Book Took Review: The Spirit Keeper by K.B.Laugheed

Thursday, December 12, 2013
Title: The Spirit Keeper
Author: K.B. Laugheed
Genre: historical fiction
Series: N/A
Pages: 352
Published: September 24 2013
Source: TLC Book Tours for review
Rating: 4/5

The thirteenth child conceived of miserable Irish exiles, Katie O’Toole dreams of a different life. Little does she know that someone far away is dreaming of her.

In 1747, savages raid her family home, and seventeen-year-old Katie is taken captive. Syawa and Hector have been searching for her, guided by Syawa’s dreams. A young Holyman, Syawa believes Katie is the subject of his Vision: the Creature of Fire and Ice, destined to bring a great gift to his people. Despite her flaming hair and ice-blue eyes, Katie is certain he is mistaken, but faced with returning to her family, she agrees to join them. She soon discovers that in order to fulfill Syawa’s Vision, she must first become his Spirit Keeper, embarking on an epic journey that will change her life—and heart—forever.

For such a quiet story with sparsely worded prose, The Spirit Keeper has a lot to say, and it says it rather well. This is the story of the Irish Katie O'Toole, late of Lancaster County, Pennsylvania, when one day in 1747, she is taken by two "savages" from her family and home. Katie's story has been told before, and the circumstances she finds herself in are rooted in history, but this tale is unlike the ones that have come before it. With subtlety and deceptive ease, new author K.B. Laughed has created a lovely, unique story and it's a joy to read along with her.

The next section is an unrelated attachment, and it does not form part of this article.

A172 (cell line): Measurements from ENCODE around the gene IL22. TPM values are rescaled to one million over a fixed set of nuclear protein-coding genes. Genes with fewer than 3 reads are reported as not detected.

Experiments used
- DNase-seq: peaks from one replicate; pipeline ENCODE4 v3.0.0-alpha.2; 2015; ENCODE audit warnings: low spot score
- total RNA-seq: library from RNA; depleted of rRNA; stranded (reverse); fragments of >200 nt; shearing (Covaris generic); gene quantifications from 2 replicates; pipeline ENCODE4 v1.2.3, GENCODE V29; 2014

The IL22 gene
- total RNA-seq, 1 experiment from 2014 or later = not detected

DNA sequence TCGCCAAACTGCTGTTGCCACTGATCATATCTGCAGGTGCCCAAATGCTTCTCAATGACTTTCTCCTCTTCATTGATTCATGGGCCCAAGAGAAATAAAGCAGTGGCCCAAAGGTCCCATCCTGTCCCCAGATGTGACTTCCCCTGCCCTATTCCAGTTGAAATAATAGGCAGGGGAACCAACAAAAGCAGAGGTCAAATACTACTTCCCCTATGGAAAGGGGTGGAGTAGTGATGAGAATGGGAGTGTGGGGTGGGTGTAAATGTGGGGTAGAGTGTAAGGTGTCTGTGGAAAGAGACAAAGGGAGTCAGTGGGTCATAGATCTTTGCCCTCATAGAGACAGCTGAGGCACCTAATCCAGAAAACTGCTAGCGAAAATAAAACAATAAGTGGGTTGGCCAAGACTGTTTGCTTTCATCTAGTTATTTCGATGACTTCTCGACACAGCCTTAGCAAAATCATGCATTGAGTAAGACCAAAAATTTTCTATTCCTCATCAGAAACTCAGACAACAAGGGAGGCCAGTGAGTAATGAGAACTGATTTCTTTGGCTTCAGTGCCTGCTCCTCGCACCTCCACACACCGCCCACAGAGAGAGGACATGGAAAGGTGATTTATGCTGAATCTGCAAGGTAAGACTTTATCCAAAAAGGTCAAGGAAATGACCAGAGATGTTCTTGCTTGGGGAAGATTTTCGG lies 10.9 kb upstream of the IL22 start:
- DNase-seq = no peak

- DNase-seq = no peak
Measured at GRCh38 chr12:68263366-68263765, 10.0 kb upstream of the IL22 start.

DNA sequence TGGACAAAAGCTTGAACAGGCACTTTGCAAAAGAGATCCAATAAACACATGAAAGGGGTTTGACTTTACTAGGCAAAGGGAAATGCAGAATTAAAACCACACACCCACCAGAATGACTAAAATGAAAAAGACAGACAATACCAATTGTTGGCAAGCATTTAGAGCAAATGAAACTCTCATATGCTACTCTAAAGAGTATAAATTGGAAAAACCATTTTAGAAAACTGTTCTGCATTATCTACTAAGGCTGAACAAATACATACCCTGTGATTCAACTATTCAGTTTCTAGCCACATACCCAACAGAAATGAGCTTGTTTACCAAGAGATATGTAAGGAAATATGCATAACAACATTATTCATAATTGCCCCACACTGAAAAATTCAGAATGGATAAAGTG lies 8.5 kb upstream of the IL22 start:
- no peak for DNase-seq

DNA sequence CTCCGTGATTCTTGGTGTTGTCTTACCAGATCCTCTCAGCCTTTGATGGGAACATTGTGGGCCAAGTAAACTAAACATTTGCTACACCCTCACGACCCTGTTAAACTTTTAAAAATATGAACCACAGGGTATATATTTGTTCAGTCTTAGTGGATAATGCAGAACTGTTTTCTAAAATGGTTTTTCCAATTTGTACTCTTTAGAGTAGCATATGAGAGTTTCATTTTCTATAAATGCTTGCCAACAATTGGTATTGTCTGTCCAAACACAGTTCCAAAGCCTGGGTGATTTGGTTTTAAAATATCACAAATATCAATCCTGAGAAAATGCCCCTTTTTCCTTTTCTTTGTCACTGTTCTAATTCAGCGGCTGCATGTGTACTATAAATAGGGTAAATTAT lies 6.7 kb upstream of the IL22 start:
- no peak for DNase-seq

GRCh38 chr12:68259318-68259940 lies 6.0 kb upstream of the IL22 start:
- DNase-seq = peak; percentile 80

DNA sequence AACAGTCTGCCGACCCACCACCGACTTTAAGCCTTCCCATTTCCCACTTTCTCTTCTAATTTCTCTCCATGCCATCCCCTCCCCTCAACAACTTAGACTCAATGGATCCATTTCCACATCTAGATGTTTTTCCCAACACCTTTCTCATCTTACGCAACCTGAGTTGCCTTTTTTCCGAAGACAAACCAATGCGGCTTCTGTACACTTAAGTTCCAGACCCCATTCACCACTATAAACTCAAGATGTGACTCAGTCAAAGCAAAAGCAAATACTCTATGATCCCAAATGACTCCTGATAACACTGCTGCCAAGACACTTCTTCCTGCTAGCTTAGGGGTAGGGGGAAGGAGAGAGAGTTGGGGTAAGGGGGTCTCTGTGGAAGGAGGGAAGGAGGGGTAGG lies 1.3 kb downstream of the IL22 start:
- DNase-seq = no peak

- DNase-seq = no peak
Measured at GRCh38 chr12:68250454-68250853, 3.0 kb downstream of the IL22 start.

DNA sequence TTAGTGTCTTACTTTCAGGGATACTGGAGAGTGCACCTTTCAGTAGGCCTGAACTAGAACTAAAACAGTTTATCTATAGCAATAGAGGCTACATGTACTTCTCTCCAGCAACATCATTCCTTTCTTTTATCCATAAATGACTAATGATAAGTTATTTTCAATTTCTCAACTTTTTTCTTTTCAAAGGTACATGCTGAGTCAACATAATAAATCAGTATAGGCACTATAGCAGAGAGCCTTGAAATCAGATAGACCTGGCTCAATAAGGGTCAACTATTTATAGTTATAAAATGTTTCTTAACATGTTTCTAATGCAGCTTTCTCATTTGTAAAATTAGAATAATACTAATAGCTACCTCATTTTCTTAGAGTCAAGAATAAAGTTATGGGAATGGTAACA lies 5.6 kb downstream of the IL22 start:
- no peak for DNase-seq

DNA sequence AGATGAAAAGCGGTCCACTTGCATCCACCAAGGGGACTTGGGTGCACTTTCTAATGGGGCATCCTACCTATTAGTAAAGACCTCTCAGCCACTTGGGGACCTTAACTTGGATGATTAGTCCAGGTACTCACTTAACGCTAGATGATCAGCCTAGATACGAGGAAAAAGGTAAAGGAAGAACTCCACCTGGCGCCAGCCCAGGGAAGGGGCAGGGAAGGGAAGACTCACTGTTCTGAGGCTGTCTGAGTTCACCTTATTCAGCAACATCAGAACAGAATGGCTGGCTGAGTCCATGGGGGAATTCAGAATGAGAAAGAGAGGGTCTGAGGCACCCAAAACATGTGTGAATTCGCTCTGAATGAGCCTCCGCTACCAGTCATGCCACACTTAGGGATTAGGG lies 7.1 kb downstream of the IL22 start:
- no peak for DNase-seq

Raised in a large, poor, fractious family, Katie's journey with the two unknown men who "saved/rescued her" is vastly different from the world she had known. Not only in that she had lived on an isolated farm and then finds herself crossing the United States, but in that whereas before her family had either resented or ignored her, Katie finds herself regarded as important by Syawa and Hector. Though she leaves behind the entire world she knew, Katie's journey with the two men allows her to grow into a stronger, more outspoken person than she was before. Through all their trials and troubles, it is easy to see that Katie grows and challenges herself as a person.

There are hints that magic/mysticism may be possible in Laugheed's version of the world. Not only do Syawa and Hector say they journeyed from the other side of the Pacific, across the United States to find her -- not just a Creature of Ice and Fire (with her blue eyes and red hair the title fits Katie perfectly) -- but Katie O'Toole, specifically.  Add that to the fact that several of Syawa's Visions come true, it's entirely plausible that there's an otherworldly force at work in The Spirit Keeper's story. There's no definitive word either way, but the specific nature of Syawa's vision and the snake dream sealed it for me.

I didn't expect to love The Spirit Keeper as much as I did. A lot of my enjoyment is directly related to the author's considerable talent, the engaging story, and the well-drawn characters. It's pretty much a win across the board with this book. It's incredibly readable, well-written, and fresh. I definitely recommend The Spirit Keeper itself to any historical fiction fan and will keep an eye out for whatever Laugheed writes next.


  1. Great review -- I was in love with this book until the last, I don't know, 50 pages -- I was so deeply betrayed by the end of the book. (I vented on Booklikes but kept it out of my review to be polite.) Otherwise, I'm with you -- I was surprisingly taken with this one.

  2. Katie sounds like a fascinating character and I'm looking forward to following her on journey!

    Thanks for being a part of the tour.


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